Wednesday, July 25, 2012

Door Project - Gone

"There are places I remember
All my life, though some have changed
Some forever not for better
Some have gone and some remain
All these places have their moments
With lovers and friends I still can recall
Some are dead and some are living
In my life I've loved them all"
-- Beatles, In My Life

While I went around New York City trying to take a photograph of all the doors that were important in my life, I couldn't help but think of the lyrics to the Beatles song, In My Life.

I decided to take some photos of the places as they stand now --  an empty lot, a rebuilding project, and an altered entrance.

When I retired from practicing law, I decided to spend a year focusing on ME.  Before that, it was school, then work, then family, and there was never enough time to get to do the things I wanted to do.  That year off gave me time to explore quilting, acrylic painting, and ceramics. 

My sister is the one who got me interested in ceramics and convinced me to take a class at the 53rd Street YWCA.  The spot where it once stood is now an empty corner lot.
53rd St YWCA

Many years ago, she introduced me to a very talented ceramic artist, Pak Hing Kan.  I'm sorry to say that Pak Hing just died this week.  That woman was so kind. She knew she was losing her battle with cancer, so she offered me her fabric stash two months ago.  She told me which ones she had designed, having been a fabric designer at one point in her life.  I felt honored that she remembered that I was a quilter and wanted me to have her fabrics.

Now the place where we first met is gone and so is she.

Elmhurst Library
I wrote about the Elmhurst Library being torn down and how it motivated me to hurry up and start this project. Here is a photo of the current construction site.

This library was the place I came to as a child, all year long, to get books to read to my heart's content.

Add caption
Since September 11, 2001, much of the landscape around the country has changed, but the security measures around New York have also altered the appearances of many places.  Besides the large planters placed in front of some office buildings, look at what they did to the United Nations!  I could not get a decent shot of the entrance because of the security tent.  Of course we're not alone in this -- some Paris landmarks also have security tents.

Why is this place even in my Door Project? Well, this is where I spent many hours volunteering for UNICEF at the gift counter in the basement while a student and even a little when I was a lawyer.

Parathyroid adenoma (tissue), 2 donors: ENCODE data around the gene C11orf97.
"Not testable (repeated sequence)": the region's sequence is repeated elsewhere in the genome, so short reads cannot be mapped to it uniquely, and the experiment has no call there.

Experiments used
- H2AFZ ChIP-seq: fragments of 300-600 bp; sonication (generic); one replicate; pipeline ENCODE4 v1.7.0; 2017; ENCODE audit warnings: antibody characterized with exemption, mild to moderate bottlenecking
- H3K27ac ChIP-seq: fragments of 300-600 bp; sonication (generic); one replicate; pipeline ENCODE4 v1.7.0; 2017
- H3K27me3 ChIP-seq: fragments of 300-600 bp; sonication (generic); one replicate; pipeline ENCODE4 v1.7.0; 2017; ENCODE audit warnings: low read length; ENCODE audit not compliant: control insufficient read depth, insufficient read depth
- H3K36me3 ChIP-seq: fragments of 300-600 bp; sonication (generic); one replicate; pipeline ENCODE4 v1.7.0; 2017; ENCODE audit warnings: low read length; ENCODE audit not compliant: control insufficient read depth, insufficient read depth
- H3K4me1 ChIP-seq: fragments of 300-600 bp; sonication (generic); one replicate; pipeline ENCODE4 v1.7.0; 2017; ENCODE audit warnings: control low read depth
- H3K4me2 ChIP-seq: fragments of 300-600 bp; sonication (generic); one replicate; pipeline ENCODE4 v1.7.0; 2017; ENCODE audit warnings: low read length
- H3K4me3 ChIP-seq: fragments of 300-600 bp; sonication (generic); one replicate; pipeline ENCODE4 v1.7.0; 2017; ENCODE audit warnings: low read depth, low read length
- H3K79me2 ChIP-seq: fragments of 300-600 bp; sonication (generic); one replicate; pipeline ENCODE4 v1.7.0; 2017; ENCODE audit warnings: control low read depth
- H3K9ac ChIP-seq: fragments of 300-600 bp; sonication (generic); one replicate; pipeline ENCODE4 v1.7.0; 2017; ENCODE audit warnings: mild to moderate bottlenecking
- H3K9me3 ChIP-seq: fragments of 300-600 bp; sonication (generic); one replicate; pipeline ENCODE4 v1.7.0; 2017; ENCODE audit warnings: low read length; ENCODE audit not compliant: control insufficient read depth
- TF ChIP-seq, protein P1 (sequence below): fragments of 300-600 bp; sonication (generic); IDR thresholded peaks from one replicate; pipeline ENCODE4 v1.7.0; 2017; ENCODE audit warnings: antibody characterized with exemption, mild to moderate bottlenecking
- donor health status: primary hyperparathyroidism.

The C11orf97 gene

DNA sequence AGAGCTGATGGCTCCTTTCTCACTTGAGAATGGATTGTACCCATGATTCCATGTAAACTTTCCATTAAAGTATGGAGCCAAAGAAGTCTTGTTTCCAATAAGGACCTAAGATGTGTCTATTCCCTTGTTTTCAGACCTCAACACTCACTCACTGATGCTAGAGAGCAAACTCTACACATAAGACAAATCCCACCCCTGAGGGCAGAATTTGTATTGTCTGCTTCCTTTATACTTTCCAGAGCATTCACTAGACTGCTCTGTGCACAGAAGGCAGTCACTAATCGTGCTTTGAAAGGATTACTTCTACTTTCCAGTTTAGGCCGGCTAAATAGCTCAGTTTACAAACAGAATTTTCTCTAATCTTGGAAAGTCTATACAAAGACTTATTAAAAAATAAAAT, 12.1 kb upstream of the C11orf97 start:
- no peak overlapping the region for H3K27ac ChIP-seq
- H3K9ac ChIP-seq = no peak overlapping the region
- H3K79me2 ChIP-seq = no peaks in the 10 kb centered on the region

During Christmas time, I would often be assigned to off-site locations such as in a bank.  One year, I worked at a bank located in the lobby of the World Trade Center.  Obviously, that door no longer exists due to the collapse of the Twin Towers.  I didn't include a photo of the construction site or new memorial built in that area because I'm not really sure where that bank once stood amongst all the rebuilding.

Even if the door no longer stands where it once did, I can still have my memories.

Thursday, July 19, 2012

Door Project - Work

Looking back on my life, I realized that I didn't have that many paid jobs. The ones which paid me more were already covered in the first Door Project entry covering Midtown Manhattan.

Former FH Community House Day Care
My first paid job was as a day care assistant at the Forest Hills Community House Day Care Center. That was the summer when I turned fourteen.  I went searching for the place last week, but there wasn't a sign anywhere to be seen.  I guess they have since closed down. 

Each day I looked forward to when the kids had nap time and when I got to leave for home.  There were two important things I learned that summer: (1) I don't like to be with a large group of four year olds; and (2) they bite! Yup, I was bitten by a small boy.  He didn't want to go back inside after playground time was over. As I reached to hold his hand, he bit me on my forearm.

During my middle teenage years, I did have another job which I did at home -- crocheting the finishing touches to knitted evening wear.  It's hard to explain but I'll try.  Pieces of a sweater set or gown were made on a knitting machine and packaged together.  My sister and I would go pick them up from a place in Flushing (no photo because I don't remember where it was exactly) and bring them back home to put together into wearable items with fancy designs on the collars, hems and/or sleeves.  Since we were paid by the number of outfits we finished, I learned to do it really fast.  Many people who see me crochet are amazed by how fast I can do it.  Well, this is how I got to be so quick with my hands.  The two important lessons I learned from this job: (1) The faster I worked, the more I would be paid; and (2) stay in school so that I wouldn't have to do this type of work for a living.

One Hogan Place - Manhattan DA's Office
I spent a summer at the Manhattan District Attorney's Office - my dream job, or so I thought. As a legal intern working in the Frauds Bureau, covering white collar crimes, I did research, wrote memos, and even transcribed some wiretaps.  The people in the Frauds Bureau were really nice. 

The pay was really low. In fact, I received a public interest service grant from school to supplement my stipend.  Instead of fancy meals and events that big firms lavished on summer associates, I got to see "The Tombs", the Morgue, 911 dispatch center, and Central Booking. One of the highlights of my summer was a police ride-along with the 13th Precinct.